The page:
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Re: question about H-alfa filter new [Re: philipdo]
      #5515924 - 11/12/12 12:33 PM Attachment (36 downloads)

Last week I received my Ha-filter 0,15 nm / 1,5 A from Omega Optical. Guess what, it has been rainy and overcast since. A few short sunny spells allowed me to quickly test the new filter. I liked what I saw: beautiful, contrasty prominences all around the solar limb, a beautiful arch... I was bothered however by some kind of internal reflection, probably due to the occulting cone that did not completely cover the sun's disc. With the appropriate cone, the reflection was gone. I've added some pictures of the coronagraph, hatch open, mounted to my Orion Atlas by means of a makeshift saddle.

Edited by philipdo (11/12/12 12:37 PM)


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philipdo
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Re: question about H-alfa filter new [Re: philipdo]
      #5515934 - 11/12/12 12:38 PM Attachment (17 downloads)

close-up of the internals

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highfnum
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Re: question about H-alfa filter new [Re: philipdo]
      #5515951 - 11/12/12 12:44 PM

cool nioe work

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Re: question about H-alfa filter new [Re: highfnum]
      #5515979 - 11/12/12 01:07 PM

Philip,
Nice work and glad to hear the new filter is working well. I found on my unit that if I polish the occulting cones to a mirrored finish and then blacken just the very edge of the cone that I didn't get any stray reflections.
Does you unit have an adjustable iris in the light path between the first lens which the cones is attached and the second rear relay lens ? If not installing one will also help in removing any stray reflections.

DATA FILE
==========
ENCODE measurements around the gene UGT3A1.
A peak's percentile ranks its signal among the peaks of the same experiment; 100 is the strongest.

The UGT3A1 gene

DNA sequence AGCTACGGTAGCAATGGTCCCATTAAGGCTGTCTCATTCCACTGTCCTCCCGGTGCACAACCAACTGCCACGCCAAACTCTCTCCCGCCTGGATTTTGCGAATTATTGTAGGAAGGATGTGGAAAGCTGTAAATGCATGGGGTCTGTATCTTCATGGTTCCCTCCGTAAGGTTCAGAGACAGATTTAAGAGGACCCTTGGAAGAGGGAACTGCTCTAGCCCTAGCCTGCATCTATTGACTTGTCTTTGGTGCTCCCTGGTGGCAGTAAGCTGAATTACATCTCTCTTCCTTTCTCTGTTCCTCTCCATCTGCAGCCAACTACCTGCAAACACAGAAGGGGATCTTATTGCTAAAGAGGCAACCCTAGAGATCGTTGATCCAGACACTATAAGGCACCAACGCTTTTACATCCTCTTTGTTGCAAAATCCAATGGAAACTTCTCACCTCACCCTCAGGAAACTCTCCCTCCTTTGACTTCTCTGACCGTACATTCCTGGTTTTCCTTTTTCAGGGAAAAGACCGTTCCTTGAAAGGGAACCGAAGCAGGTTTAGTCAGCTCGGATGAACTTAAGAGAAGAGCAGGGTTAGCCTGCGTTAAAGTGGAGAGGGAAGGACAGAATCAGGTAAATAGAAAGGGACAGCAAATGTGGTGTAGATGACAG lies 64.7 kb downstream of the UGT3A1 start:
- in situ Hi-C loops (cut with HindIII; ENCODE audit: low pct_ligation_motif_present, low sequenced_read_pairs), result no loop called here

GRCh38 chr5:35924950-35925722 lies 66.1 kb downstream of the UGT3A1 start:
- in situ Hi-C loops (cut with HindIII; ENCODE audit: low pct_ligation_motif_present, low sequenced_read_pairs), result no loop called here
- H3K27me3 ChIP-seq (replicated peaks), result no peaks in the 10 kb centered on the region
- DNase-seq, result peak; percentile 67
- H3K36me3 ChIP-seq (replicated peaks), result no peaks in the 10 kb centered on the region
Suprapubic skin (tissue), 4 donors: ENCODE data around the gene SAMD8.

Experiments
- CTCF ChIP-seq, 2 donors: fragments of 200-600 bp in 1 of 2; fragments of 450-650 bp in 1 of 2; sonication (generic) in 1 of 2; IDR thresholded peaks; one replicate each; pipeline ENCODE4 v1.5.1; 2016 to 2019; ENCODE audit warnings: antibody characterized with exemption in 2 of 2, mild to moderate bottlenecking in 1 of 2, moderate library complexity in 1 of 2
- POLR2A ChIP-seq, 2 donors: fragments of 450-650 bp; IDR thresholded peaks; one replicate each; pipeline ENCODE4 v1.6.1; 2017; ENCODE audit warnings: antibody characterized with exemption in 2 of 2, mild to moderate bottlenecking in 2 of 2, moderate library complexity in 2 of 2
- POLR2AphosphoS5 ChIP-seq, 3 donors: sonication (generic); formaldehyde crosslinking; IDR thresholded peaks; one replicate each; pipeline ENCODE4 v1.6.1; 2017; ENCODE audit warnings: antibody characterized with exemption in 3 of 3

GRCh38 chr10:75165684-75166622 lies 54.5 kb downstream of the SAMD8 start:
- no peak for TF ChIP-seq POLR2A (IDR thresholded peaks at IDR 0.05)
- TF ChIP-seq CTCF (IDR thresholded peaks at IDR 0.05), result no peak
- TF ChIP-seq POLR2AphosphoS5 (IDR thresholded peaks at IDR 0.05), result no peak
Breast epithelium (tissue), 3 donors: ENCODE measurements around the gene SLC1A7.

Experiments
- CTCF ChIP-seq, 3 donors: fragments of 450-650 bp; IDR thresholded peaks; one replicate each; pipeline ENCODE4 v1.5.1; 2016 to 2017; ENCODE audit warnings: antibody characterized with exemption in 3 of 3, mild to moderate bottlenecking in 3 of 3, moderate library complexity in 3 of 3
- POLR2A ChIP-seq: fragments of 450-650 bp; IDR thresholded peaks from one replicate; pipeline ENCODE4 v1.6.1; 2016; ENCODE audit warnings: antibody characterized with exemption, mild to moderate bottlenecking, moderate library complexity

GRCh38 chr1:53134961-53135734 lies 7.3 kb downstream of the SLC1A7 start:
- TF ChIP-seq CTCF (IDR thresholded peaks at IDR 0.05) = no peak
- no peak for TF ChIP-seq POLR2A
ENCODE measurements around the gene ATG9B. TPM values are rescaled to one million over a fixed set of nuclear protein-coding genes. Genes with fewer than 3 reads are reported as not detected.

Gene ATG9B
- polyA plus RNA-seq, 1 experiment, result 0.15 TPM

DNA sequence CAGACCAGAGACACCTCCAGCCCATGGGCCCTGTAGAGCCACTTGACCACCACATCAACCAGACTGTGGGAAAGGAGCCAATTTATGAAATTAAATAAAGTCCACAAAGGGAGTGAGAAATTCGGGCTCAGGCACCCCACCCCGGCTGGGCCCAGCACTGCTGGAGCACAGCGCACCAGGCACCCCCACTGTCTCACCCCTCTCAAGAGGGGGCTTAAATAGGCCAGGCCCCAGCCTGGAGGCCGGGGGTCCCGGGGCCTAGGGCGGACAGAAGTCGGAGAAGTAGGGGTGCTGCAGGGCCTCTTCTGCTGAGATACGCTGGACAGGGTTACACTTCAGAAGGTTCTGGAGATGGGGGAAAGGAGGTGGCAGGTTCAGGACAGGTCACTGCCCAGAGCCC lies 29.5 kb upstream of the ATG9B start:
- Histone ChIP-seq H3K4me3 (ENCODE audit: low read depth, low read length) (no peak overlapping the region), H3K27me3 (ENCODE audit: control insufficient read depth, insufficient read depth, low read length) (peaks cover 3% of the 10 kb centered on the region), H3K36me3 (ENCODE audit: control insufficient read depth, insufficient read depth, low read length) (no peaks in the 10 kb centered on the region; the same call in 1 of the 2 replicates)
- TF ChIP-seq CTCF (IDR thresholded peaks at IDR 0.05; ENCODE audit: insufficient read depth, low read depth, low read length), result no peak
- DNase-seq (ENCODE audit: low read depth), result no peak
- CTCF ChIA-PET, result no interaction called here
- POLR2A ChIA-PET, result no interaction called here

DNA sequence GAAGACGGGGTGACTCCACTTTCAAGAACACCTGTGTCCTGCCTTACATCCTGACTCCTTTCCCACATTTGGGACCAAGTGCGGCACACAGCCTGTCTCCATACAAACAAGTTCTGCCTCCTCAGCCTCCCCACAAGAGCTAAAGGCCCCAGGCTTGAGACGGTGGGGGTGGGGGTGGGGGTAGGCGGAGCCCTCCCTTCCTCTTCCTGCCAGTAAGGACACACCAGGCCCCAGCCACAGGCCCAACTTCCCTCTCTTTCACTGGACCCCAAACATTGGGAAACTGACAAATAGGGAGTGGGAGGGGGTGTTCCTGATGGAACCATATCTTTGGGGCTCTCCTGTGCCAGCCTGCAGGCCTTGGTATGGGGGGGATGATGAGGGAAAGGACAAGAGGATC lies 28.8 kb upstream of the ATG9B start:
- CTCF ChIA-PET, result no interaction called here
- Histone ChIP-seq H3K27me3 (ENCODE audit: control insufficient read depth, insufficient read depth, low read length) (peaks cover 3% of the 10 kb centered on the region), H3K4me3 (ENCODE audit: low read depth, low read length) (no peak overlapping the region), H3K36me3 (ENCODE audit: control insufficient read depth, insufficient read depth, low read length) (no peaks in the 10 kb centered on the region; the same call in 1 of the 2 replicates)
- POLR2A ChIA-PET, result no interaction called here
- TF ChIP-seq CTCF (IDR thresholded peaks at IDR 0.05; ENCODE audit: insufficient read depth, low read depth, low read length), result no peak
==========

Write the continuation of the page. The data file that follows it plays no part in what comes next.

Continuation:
Are you able to offset the eyepiece so you can place the edge of the cone with a prominences visible in the center of the field of the eyepiece ?

- Dave



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philipdo
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Re: question about H-alfa filter new [Re: highfnum]
      #5515980 - 11/12/12 01:07 PM

Thanks Highfnum,

all I did was restore the coronagraph. It was originally built in the early eighties by Belgian/French amateur Dany Cardoen, founder of the Puimichel observatory in France. He quickly turned professional and makes optics for ESA, ESO and other institutions.


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philipdo
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Re: question about H-alfa filter new [Re: DAVIDG]
      #5515987 - 11/12/12 01:12 PM

Thanks Dave,

blackening the edges of the cones seems like a good idea, especially since I already blackened other surfaces (lens edges, lens mountings...). I have already added an adjustable iris diaphragm. There is no provision for offsetting the eyepieces. I'm tinkering about the construction of a simple excenter to take care of this.


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nytecam
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Re: question about H-alfa filter new [Re: philipdo]
      #5517243 - 11/13/12 03:39 AM

Thanks Phil and Dave - I bow to your superior knowledge and experience. I was being over cautious on coronagraph optics

I visited the late Horace Dall's rooftop workshop many decades ago with all his wonderful gear including his Promscope with solar occulting disk and wideband H-alpha filter but didn't view through it as it was cloudy

David/Phil - could you clarify - is a 'Coronagraph' for viewing the solar corona [with a coronal line filter under exceptionally clear skies] or does the term extend to the chromosphere and H-alpha phenomena


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Re: question about H-alfa filter new [Re: nytecam]
      #5517518 - 11/13/12 09:13 AM

Nytecam,
One of the references I used when building my coronagraph/ promscope was an article by Horace Dall. The optics in a Promscope and Coronagraph are the same. The design was invented by Lyot. The problem with viewing the corona is that it requires very clear and scatter free skies hence the need to observe on of a top of mountain or from a ballon, even with a narrow band filter. When you add a narrow band H-alpha interference filter, one can now observe prominence will less then ideal sky conditions because the Lyot optics greatly reduce the scatter and the filter does the rest and also the fact that the prominence are very bright at the H-alpha wavelength. Under very favorable conditions one can observer prominences using a coronagraph with just a simple red glass filter.